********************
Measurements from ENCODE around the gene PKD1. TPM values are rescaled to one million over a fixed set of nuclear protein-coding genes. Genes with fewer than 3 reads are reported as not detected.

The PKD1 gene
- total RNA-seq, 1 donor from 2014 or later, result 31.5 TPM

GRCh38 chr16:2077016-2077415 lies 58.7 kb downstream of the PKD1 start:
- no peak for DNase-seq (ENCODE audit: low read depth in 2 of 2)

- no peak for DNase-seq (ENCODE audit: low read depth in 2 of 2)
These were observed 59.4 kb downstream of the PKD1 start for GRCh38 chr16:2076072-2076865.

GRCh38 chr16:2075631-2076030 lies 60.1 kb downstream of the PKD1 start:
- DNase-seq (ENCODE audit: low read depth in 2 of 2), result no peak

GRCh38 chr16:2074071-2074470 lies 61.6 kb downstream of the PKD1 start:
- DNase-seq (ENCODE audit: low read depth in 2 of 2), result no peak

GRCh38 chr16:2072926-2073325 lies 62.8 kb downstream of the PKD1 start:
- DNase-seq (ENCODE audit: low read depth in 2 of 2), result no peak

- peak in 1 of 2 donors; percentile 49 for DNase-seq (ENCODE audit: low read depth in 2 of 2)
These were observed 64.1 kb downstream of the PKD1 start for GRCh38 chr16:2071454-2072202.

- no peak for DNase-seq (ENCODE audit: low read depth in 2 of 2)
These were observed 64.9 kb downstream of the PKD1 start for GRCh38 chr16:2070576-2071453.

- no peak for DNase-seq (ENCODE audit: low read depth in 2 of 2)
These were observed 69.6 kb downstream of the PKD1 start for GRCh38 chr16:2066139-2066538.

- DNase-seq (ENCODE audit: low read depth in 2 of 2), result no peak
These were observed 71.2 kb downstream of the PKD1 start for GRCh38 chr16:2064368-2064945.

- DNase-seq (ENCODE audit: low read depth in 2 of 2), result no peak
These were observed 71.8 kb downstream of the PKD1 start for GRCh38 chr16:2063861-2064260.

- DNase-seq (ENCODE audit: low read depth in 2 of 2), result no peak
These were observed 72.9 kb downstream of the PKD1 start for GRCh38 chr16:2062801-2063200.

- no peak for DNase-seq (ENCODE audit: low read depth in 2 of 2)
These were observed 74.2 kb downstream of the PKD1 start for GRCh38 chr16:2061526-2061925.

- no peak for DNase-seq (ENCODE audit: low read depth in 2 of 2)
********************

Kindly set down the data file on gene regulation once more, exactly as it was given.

Measurements from ENCODE around the gene PKD1. TPM values are rescaled to one million over a fixed set of nuclear protein-coding genes. Genes with fewer than 3 reads are reported as not detected.

The PKD1 gene
- total RNA-seq, 1 donor from 2014 or later, result 31.5 TPM

GRCh38 chr16:2077016-2077415 lies 58.7 kb downstream of the PKD1 start:
- no peak for DNase-seq (ENCODE audit: low read depth in 2 of 2)

- no peak for DNase-seq (ENCODE audit: low read depth in 2 of 2)
These were observed 59.4 kb downstream of the PKD1 start for GRCh38 chr16:2076072-2076865.

GRCh38 chr16:2075631-2076030 lies 60.1 kb downstream of the PKD1 start:
- DNase-seq (ENCODE audit: low read depth in 2 of 2), result no peak

GRCh38 chr16:2074071-2074470 lies 61.6 kb downstream of the PKD1 start:
- DNase-seq (ENCODE audit: low read depth in 2 of 2), result no peak

GRCh38 chr16:2072926-2073325 lies 62.8 kb downstream of the PKD1 start:
- DNase-seq (ENCODE audit: low read depth in 2 of 2), result no peak

- peak in 1 of 2 donors; percentile 49 for DNase-seq (ENCODE audit: low read depth in 2 of 2)
These were observed 64.1 kb downstream of the PKD1 start for GRCh38 chr16:2071454-2072202.

- no peak for DNase-seq (ENCODE audit: low read depth in 2 of 2)
These were observed 64.9 kb downstream of the PKD1 start for GRCh38 chr16:2070576-2071453.

- no peak for DNase-seq (ENCODE audit: low read depth in 2 of 2)
These were observed 69.6 kb downstream of the PKD1 start for GRCh38 chr16:2066139-2066538.

- DNase-seq (ENCODE audit: low read depth in 2 of 2), result no peak
These were observed 71.2 kb downstream of the PKD1 start for GRCh38 chr16:2064368-2064945.

- DNase-seq (ENCODE audit: low read depth in 2 of 2), result no peak
These were observed 71.8 kb downstream of the PKD1 start for GRCh38 chr16:2063861-2064260.

- DNase-seq (ENCODE audit: low read depth in 2 of 2), result no peak
These were observed 72.9 kb downstream of the PKD1 start for GRCh38 chr16:2062801-2063200.

- no peak for DNase-seq (ENCODE audit: low read depth in 2 of 2)
These were observed 74.2 kb downstream of the PKD1 start for GRCh38 chr16:2061526-2061925.

- no peak for DNase-seq (ENCODE audit: low read depth in 2 of 2)